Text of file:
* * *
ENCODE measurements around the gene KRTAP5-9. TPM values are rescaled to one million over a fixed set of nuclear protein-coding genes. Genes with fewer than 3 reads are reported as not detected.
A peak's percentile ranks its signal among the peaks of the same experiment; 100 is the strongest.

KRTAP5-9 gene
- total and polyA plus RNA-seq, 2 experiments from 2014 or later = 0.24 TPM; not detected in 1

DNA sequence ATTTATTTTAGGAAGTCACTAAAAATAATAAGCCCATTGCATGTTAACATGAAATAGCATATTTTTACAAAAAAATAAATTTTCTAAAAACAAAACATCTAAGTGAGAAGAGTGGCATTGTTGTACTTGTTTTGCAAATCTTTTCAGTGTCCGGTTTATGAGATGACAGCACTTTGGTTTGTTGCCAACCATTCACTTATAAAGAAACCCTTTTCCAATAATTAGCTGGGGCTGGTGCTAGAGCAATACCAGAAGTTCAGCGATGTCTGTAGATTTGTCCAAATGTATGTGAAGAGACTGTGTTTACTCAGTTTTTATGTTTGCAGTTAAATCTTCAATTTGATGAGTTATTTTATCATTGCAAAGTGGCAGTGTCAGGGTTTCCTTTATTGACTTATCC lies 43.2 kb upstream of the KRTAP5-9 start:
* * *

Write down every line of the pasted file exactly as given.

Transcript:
ENCODE measurements around the gene KRTAP5-9. TPM values are rescaled to one million over a fixed set of nuclear protein-coding genes. Genes with fewer than 3 reads are reported as not detected.
A peak's percentile ranks its signal among the peaks of the same experiment; 100 is the strongest.

KRTAP5-9 gene
- total and polyA plus RNA-seq, 2 experiments from 2014 or later = 0.24 TPM; not detected in 1

DNA sequence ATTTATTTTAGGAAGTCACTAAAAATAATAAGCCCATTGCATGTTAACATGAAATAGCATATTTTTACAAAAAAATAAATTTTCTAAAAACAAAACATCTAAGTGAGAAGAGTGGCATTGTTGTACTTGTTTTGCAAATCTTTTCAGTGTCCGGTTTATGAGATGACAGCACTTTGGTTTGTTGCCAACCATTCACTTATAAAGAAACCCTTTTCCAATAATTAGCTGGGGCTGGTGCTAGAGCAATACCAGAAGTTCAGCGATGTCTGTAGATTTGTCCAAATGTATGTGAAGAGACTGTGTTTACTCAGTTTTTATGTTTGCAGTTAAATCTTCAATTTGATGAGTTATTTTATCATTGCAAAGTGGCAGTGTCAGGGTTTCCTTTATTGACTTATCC lies 43.2 kb upstream of the KRTAP5-9 start: